Tag: Mexico


Bracero’s Hands

By Celia Viramontes

"...As they labored for days and weeks, Don Luis and the men awaited their check. But it never came. He and his buddies hankered to leave. They fished into their pockets for bus fare, but nothing turned up. ..."


Sounds of Home

By Celia Viramontes

"...When he’d settled in, he opened the gifts. Swatches of cloth, clothes and a brown rectangular object spilled out. His daughter traced with her finger the letters engraved on the radio: P-H-I-L-C-O. That night, the voices of Pedro Infante and Lola Beltrán flowed from the speakers, singing of love and loss. ..."


City in Flames

By Cristian Vasquez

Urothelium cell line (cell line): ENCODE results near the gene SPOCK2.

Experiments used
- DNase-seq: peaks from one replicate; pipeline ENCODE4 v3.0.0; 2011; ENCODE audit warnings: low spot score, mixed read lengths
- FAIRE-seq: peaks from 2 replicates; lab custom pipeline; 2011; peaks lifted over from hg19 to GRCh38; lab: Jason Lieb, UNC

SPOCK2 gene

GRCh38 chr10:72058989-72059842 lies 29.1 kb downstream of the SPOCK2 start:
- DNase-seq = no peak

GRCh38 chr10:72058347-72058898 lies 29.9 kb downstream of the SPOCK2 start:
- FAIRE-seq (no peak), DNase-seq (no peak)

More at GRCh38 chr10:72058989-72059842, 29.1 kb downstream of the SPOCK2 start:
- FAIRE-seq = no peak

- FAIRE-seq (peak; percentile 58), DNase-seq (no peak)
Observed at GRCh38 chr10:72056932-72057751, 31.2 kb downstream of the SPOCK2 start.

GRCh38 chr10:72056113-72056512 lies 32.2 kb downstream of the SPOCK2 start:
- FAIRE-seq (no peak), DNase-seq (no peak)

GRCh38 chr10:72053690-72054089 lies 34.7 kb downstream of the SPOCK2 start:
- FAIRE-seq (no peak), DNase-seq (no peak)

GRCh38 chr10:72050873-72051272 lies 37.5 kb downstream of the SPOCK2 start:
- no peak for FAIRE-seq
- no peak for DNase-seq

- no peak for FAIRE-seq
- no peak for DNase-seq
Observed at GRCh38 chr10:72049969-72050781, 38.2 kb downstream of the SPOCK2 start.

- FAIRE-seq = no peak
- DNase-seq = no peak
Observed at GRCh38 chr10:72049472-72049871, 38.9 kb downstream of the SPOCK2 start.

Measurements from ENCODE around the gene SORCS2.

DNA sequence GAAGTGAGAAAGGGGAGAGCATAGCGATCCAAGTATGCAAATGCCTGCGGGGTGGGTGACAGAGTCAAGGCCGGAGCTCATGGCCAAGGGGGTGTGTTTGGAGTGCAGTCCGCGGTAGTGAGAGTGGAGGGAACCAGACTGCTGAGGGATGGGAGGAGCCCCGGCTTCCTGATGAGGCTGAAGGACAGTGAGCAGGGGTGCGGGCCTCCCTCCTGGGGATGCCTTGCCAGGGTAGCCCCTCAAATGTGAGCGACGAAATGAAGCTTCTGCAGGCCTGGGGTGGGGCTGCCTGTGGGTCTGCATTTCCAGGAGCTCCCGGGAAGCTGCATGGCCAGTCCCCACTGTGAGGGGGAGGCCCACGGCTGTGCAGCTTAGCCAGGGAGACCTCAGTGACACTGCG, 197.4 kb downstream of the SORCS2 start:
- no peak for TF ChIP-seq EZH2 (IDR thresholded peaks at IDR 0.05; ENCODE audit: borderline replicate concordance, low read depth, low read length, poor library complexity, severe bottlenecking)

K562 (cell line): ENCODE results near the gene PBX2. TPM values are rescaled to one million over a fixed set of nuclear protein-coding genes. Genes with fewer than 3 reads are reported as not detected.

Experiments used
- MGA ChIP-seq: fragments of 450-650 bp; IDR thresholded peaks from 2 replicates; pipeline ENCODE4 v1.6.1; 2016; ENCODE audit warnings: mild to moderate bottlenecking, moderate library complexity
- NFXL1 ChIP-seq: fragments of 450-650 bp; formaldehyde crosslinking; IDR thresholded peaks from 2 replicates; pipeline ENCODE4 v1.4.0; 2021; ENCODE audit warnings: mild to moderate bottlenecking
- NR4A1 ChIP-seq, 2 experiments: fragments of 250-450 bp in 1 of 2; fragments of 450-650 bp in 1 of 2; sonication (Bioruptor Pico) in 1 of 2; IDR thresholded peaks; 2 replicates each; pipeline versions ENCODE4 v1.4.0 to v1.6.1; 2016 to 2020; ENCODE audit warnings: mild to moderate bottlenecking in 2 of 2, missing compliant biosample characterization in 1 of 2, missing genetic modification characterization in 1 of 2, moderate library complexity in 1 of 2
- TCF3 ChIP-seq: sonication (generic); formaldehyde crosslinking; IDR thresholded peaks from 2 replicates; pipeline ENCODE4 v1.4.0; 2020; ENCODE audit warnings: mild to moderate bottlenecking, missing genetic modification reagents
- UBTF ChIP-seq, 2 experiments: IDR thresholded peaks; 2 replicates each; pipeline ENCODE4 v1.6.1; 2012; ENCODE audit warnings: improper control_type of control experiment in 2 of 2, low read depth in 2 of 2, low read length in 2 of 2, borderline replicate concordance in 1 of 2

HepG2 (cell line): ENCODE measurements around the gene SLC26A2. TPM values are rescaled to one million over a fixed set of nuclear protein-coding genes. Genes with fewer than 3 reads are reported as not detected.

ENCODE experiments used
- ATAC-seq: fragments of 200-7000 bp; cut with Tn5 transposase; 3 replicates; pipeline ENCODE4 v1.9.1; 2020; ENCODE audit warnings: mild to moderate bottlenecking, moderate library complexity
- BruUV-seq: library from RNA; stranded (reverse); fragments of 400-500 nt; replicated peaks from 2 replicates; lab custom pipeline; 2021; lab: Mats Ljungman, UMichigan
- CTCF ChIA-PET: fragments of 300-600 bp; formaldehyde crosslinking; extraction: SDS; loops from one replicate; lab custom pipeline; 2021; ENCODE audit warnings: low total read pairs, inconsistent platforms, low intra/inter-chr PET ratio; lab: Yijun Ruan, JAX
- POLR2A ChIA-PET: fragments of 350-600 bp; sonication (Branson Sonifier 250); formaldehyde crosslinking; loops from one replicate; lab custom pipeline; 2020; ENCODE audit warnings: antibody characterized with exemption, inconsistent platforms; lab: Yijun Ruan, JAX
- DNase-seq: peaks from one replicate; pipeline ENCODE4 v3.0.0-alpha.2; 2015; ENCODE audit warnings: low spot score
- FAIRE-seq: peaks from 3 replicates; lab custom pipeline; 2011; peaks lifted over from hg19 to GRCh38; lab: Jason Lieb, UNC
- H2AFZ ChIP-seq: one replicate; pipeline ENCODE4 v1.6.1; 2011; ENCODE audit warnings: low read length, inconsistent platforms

"... Our drive home from the freeway usually took 10 minutes, but that afternoon the streets overflowed with angry people armed with rocks, bottles and milk crates. The red light at Main Street and Century Boulevard was the first to trap us. The mob hurled bottles, rocks and any heavy object at our car. An uncoordinated “No justice, no peace!” chant pierced our closed windows. Dad and Uncle Heli looked in every direction, scanning for anyone trying to approach the car. A rioter tried opening the door to the car in front of us. ..."


Fruit of Labor

Celia Viramontes

"... As the sun peeked above the Ventura skyline, a sweet aroma cut through the haze. Workers set up a table, spreading it with bread and coffee. They sat there – braceros and firefighters together – atop the hillside, amid the embers. Don Luis poured a cup of coffee and bit into the bread. It filled his empty stomach. Then he and his buddies followed the foreman for the downhill trek and drive back to the bracero camp, where lemons and oranges waited to be picked. ..."